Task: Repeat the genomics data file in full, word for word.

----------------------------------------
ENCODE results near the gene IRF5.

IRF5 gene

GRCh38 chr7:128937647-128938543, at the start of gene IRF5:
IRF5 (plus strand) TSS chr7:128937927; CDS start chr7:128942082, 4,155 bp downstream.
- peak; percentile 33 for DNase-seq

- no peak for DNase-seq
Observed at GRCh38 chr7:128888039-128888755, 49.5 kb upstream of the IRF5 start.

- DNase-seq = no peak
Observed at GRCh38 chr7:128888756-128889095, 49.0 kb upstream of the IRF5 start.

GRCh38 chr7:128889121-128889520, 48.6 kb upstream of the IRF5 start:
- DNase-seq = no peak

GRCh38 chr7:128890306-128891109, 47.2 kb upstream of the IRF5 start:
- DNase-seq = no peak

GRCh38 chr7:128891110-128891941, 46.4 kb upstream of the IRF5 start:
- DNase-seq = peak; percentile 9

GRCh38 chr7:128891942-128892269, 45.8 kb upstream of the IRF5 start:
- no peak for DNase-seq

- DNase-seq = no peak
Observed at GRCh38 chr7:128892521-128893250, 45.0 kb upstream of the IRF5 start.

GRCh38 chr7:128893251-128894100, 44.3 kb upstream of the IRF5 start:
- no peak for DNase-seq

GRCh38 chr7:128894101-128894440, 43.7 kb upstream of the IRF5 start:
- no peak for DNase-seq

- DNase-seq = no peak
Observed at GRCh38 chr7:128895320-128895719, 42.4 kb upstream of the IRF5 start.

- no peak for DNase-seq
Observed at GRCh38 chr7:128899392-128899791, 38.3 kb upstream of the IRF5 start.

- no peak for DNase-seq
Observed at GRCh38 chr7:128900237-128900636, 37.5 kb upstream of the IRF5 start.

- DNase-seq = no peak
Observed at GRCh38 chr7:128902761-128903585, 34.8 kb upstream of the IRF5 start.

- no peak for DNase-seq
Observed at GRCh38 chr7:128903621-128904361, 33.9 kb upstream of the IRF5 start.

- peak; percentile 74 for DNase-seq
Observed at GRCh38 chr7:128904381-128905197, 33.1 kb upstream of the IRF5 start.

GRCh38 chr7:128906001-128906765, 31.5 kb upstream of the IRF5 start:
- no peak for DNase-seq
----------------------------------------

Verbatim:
ENCODE results near the gene IRF5.

IRF5 gene

GRCh38 chr7:128937647-128938543, at the start of gene IRF5:
IRF5 (plus strand) TSS chr7:128937927; CDS start chr7:128942082, 4,155 bp downstream.
- peak; percentile 33 for DNase-seq

- no peak for DNase-seq
Observed at GRCh38 chr7:128888039-128888755, 49.5 kb upstream of the IRF5 start.

- DNase-seq = no peak
Observed at GRCh38 chr7:128888756-128889095, 49.0 kb upstream of the IRF5 start.

GRCh38 chr7:128889121-128889520, 48.6 kb upstream of the IRF5 start:
- DNase-seq = no peak

GRCh38 chr7:128890306-128891109, 47.2 kb upstream of the IRF5 start:
- DNase-seq = no peak

GRCh38 chr7:128891110-128891941, 46.4 kb upstream of the IRF5 start:
- DNase-seq = peak; percentile 9

GRCh38 chr7:128891942-128892269, 45.8 kb upstream of the IRF5 start:
- no peak for DNase-seq

- DNase-seq = no peak
Observed at GRCh38 chr7:128892521-128893250, 45.0 kb upstream of the IRF5 start.

GRCh38 chr7:128893251-128894100, 44.3 kb upstream of the IRF5 start:
- no peak for DNase-seq

GRCh38 chr7:128894101-128894440, 43.7 kb upstream of the IRF5 start:
- no peak for DNase-seq

- DNase-seq = no peak
Observed at GRCh38 chr7:128895320-128895719, 42.4 kb upstream of the IRF5 start.

- no peak for DNase-seq
Observed at GRCh38 chr7:128899392-128899791, 38.3 kb upstream of the IRF5 start.

- no peak for DNase-seq
Observed at GRCh38 chr7:128900237-128900636, 37.5 kb upstream of the IRF5 start.

- DNase-seq = no peak
Observed at GRCh38 chr7:128902761-128903585, 34.8 kb upstream of the IRF5 start.

- no peak for DNase-seq
Observed at GRCh38 chr7:128903621-128904361, 33.9 kb upstream of the IRF5 start.

- peak; percentile 74 for DNase-seq
Observed at GRCh38 chr7:128904381-128905197, 33.1 kb upstream of the IRF5 start.

GRCh38 chr7:128906001-128906765, 31.5 kb upstream of the IRF5 start:
- no peak for DNase-seq